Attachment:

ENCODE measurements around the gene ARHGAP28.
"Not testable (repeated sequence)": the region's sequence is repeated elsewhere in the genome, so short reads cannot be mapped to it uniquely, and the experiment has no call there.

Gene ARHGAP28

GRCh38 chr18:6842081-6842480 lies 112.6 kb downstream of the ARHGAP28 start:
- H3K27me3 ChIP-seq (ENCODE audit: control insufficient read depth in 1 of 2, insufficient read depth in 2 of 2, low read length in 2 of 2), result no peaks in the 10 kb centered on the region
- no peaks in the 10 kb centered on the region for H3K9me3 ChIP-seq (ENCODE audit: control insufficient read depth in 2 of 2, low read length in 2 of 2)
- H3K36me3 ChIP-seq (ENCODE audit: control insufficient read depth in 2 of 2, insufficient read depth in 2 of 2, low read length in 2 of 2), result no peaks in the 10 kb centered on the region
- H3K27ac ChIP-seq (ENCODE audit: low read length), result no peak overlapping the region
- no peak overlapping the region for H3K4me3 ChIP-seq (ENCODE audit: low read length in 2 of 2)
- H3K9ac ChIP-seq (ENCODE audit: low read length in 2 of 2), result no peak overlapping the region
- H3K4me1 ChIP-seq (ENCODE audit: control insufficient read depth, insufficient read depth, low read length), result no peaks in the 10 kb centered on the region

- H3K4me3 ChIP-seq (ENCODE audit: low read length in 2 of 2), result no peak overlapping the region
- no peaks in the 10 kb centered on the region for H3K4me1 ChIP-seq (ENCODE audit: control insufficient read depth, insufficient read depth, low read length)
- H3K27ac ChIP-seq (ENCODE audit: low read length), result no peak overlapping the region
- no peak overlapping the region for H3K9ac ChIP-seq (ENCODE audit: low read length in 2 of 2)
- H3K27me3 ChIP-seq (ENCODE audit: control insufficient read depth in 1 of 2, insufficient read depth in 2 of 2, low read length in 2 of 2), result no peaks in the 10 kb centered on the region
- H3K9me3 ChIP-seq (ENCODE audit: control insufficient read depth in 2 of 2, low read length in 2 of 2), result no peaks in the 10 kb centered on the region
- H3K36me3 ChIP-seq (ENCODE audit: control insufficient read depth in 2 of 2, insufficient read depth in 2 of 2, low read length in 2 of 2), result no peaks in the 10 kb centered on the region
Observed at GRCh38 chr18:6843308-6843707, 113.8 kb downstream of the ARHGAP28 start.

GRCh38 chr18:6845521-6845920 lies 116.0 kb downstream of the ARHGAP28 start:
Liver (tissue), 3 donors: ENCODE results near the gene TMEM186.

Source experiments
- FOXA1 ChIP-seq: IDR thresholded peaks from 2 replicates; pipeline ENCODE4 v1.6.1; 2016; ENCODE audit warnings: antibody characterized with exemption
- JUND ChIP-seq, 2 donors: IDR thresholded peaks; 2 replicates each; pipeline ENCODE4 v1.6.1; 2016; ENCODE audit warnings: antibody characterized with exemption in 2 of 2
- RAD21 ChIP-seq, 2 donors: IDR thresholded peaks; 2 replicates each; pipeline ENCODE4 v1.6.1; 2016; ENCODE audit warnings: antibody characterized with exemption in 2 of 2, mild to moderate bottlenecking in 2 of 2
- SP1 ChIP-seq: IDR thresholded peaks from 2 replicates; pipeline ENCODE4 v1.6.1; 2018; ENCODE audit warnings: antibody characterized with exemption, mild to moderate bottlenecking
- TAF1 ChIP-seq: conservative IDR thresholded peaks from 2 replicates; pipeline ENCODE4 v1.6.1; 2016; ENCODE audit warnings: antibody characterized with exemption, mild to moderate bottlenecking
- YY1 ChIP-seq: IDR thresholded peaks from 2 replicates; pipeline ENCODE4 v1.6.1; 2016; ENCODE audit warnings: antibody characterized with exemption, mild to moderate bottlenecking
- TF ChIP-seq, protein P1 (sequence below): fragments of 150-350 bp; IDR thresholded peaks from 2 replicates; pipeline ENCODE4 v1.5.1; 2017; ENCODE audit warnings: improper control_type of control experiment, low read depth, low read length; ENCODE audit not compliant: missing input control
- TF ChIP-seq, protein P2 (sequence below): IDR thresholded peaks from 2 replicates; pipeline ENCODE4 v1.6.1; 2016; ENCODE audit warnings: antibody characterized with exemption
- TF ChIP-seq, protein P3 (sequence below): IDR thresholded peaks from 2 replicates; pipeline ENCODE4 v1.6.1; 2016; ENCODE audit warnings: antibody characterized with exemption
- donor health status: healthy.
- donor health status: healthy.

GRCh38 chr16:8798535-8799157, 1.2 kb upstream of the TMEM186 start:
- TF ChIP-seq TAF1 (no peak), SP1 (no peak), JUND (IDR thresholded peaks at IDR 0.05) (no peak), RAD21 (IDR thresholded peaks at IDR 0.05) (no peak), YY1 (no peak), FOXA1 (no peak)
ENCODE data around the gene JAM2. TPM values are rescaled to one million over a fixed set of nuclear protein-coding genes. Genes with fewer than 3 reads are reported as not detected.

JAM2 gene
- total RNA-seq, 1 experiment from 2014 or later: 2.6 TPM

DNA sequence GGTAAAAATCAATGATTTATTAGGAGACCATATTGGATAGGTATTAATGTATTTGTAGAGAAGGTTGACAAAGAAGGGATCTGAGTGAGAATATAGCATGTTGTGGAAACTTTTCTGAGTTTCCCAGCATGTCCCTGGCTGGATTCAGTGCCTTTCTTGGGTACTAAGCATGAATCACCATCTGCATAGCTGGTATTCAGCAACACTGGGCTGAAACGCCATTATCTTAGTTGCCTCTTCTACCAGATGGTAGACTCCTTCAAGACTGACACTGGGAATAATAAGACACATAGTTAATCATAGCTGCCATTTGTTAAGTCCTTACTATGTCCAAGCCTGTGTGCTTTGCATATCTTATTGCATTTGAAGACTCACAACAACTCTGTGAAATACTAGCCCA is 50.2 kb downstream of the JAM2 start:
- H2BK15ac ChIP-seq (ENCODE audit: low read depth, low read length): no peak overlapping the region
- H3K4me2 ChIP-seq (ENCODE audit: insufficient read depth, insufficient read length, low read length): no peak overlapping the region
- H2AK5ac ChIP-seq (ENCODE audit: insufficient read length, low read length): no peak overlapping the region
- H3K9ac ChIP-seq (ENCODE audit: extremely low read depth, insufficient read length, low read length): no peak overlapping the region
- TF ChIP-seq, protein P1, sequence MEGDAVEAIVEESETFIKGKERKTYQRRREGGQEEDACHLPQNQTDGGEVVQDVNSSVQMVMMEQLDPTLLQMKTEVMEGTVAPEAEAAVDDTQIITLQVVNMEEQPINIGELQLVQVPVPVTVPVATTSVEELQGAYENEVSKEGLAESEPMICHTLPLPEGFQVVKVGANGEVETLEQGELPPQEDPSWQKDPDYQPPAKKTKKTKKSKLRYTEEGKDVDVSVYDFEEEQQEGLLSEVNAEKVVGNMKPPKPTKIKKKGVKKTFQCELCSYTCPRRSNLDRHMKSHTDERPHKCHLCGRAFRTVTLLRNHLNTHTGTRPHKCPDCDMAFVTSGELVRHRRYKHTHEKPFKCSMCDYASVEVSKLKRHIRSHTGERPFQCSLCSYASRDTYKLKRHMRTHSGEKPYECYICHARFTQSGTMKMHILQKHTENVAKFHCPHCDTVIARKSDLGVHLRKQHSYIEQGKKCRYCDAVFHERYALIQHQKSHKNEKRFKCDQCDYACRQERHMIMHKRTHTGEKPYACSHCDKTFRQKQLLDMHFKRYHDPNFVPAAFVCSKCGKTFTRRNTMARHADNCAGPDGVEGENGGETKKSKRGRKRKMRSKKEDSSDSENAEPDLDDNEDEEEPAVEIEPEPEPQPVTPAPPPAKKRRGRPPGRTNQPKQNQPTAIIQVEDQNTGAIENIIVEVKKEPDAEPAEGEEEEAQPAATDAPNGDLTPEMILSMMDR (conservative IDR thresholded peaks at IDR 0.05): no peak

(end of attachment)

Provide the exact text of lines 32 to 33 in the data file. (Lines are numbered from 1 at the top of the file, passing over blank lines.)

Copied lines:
- donor health status: healthy.
- donor health status: healthy.